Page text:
• China is using its huge trade surpluses and foreign reserves to buy or invest significantly in commodity resources in Africa and South America.
  • Pair that fact with the news last fall that China was hoarding a number of critical “rare earth” metals used in manufacturing (e.g., lanthanum, cobalt) – little known by most, a lack of access to these metals would create havoc for Western manufacturers.
  • We reported last year on the brutal treatment of the local employees of many of these mining and commodity foreign Chinese interests in those developing countries by Chinese managers. Scary, if accurate.
  • Last year, while in negotiations with mining giant Rio Tinto over pricing over iron ore to feed its steel industry, China jailed four company executives in China over “industrial espionage,” a move that should send a chill down the backs of foreign managers there. They are awaiting trial.
  • The country routinely executes government officials and business managers over charges of corruption and even incompetence.
  • Several years ago, Westinghouse won a contact to build nuclear power plants in China – with the condition that the company turn over its nuclear technology to China a few years after that.

Does none of this matter? Should we continue to move sourcing to a country that repeatedly hacks the systems of our country and companies, that is making moves to get a scary advantage/lock in many commodity areas (mostly metals/minerals), that forces Western companies to turn over their technology know how, that jails a company’s executives in the middle of tense price negotiations, etc?


I know there are 1.3 billion potential customers there, but think we may be hastening our own demise. Let’s rethink the China game – or is it too late?.

What are your reactions to Gilmore's thoughts on China? On the mark - or are the concerns overblown? Is it too late to change course? What do you think companies or the country should do? Let us know your thoughts at the Feedback button below.

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We received some great letters on our First Thoughts piece on RFID Six Years Later, which looked at the trajectory of RFID since the launch of the EPCglobal organization in October, 2003.

That includes our Feedback of the Week on this topic from Peter Grimlund, CEO of Seeonic, Inc., who says the bigger issue is what can be done with accurate, real-time information, whether its source is RFID or otherwise.

Curt Carrender of Thinkify says tag costs should not be an issue for deployment, Belgium's Roger Bouvrie offers his company's experience with bar coding and RFID, and Code 3's Ray Scott says we all need to look more closely at what the DoD is doing with RFID.

All these great letters below.

Feedback of the Week: On RFID Six Years Later:

I have been reading your editorial pieces, listening to your industry observations, and learning from your web presentations for several years.  I have learned a great deal in that time both from you and from prospective customers of Seeonic about where the application of RFID Technology can deliver the greatest value.  Earlier this week I sat in on the “New Ways of Working Together Part 2” webinar.   My principle take away was that all of the players in a supply chain continue to struggle with the issue of data sharing and interpretation.  This is where we believe RFID based solutions will have their greatest impact.  We believe that the key to moving forward with any RFID solution must begin and end with how the application of the technology allows all of the players in a vertical, from retailers all the way through to manufacturers, to satisfy consumer demand.  To truly satisfy consumer demand, one must have product that the consumer wishes to purchase available at the location, (POP display, permanent fixture, etc.) when the consumer decides to reach out, remove it from the shelf and stuff it into their shopping cart.  When the product is not on the shelf, from a consumers perspective, things go off the tracks pretty quickly.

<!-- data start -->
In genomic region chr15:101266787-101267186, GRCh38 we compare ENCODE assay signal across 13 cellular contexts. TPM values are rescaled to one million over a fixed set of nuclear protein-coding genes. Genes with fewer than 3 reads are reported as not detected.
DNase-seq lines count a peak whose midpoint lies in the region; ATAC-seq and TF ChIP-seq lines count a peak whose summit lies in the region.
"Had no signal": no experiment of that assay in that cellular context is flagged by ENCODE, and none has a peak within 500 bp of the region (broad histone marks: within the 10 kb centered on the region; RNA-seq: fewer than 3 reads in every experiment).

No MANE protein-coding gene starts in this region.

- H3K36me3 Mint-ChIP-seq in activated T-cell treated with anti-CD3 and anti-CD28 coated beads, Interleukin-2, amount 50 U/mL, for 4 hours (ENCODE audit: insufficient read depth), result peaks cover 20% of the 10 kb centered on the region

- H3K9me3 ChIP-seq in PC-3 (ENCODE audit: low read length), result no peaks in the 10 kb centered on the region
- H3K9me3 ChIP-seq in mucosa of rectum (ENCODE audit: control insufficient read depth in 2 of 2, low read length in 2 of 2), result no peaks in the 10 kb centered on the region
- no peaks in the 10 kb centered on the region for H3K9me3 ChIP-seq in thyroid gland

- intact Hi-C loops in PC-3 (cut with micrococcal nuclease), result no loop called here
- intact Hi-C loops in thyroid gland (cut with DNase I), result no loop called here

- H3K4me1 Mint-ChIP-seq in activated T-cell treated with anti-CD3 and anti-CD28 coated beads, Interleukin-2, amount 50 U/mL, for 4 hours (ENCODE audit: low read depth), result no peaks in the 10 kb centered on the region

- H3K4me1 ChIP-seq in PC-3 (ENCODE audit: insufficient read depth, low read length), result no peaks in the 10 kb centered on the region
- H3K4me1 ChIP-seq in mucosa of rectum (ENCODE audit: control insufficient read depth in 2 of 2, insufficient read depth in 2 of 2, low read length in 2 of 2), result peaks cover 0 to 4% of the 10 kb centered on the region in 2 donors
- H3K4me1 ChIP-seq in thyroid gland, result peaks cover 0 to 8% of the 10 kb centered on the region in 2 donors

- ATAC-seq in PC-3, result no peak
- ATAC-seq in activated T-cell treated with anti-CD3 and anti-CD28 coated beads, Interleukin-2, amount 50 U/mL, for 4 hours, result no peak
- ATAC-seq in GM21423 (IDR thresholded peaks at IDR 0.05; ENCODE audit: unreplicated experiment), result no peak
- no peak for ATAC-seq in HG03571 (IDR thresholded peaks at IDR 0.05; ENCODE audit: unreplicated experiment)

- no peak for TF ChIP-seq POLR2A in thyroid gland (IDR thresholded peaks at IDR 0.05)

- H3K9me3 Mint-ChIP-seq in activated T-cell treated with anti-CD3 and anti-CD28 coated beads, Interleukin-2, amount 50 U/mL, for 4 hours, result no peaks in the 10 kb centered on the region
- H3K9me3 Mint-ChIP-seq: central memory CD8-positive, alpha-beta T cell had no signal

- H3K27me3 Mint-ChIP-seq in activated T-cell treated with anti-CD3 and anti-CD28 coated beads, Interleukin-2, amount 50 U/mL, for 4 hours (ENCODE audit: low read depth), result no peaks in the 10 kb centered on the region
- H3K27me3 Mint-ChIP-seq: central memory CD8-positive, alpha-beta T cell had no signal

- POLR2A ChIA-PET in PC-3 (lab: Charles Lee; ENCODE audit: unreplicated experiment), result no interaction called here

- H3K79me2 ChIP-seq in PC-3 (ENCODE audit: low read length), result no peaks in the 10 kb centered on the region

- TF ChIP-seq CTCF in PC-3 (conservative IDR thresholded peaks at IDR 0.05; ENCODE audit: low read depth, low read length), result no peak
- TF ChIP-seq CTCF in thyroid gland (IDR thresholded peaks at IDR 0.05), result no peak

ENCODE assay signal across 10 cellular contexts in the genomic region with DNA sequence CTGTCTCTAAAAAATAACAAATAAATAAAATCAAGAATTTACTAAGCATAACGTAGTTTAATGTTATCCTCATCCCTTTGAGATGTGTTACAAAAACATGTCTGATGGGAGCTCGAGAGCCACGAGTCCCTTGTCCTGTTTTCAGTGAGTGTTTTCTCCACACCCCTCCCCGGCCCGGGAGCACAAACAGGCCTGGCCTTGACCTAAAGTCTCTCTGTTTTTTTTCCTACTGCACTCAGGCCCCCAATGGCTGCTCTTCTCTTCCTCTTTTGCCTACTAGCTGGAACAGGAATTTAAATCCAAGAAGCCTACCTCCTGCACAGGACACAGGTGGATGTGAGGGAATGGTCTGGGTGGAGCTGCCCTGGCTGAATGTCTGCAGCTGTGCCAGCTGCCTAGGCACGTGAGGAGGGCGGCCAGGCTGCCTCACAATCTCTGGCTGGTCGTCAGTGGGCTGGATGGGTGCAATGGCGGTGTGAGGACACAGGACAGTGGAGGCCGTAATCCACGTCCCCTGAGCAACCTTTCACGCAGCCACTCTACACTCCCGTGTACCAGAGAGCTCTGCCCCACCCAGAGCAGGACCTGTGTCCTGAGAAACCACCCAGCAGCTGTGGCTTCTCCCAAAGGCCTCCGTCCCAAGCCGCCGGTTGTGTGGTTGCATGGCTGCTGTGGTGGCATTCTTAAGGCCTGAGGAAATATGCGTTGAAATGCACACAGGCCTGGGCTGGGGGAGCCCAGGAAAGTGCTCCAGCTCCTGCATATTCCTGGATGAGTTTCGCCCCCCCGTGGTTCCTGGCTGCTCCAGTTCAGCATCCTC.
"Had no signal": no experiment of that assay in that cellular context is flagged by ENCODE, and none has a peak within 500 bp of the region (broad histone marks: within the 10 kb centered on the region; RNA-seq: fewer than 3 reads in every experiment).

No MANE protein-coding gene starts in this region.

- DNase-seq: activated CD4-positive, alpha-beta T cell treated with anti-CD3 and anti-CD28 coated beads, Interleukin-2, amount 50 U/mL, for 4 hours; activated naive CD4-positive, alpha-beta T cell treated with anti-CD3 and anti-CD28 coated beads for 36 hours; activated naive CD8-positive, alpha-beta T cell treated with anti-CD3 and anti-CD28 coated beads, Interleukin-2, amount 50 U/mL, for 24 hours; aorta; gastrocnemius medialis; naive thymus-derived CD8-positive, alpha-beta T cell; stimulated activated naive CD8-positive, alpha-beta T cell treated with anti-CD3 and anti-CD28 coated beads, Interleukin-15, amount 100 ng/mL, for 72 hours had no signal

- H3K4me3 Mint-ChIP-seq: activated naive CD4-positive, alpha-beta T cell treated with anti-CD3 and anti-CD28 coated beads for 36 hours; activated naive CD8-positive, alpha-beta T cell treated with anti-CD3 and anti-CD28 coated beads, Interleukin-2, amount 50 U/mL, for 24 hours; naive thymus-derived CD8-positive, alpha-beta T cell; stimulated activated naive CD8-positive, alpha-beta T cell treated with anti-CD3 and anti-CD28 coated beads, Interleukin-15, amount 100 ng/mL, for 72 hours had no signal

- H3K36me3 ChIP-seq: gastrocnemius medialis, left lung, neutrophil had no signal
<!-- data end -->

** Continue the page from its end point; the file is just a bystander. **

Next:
I believe you mentioned in the last webinar that the industry has been attempting to solve the out-of-stock problem for decades and can’t seem to get fixed.  And they won’t do long as point of sale systems and WMS systems are the data proxies for what is available for sale on the sales floor.  What all of the industry needs is the ability to automate inventory counts of items on the retail shelf and to communicate that “one version of the truth” data to all stakeholders in the supply chain.  Knowing on hand inventory available for sale where the consumer expects to physically see it and sampled frequently enough to see fluctuations in demand, will allow all players to generate better forecasts of demand and improve on their business processes.  Consumers will be satisfied because when they walk into a store to purchase something, they actually get to buy it.  Retailers and their suppliers will be pleased because they can increase their sales by decreasing OOS and they can lower their merchandising expense because they are substituting technology for manual inventory systems.

So for me, it is not about whether RFID technology has or has not lived up to its early billing, but rather it is about what business can do with accurate, near real-time, item level information, one version of the truth if you will, served up to all partners in the supply chain. Can they collaborate to satisfy me as a consumer.  I will spend my money where I know that product is available for me to purchase when and where I chose to buy it.  The retailers who figure out how to use RFID technology to get just in time replenishment merchandise into the store for me and their consumers to buy will have a competitive advantage over others in their space.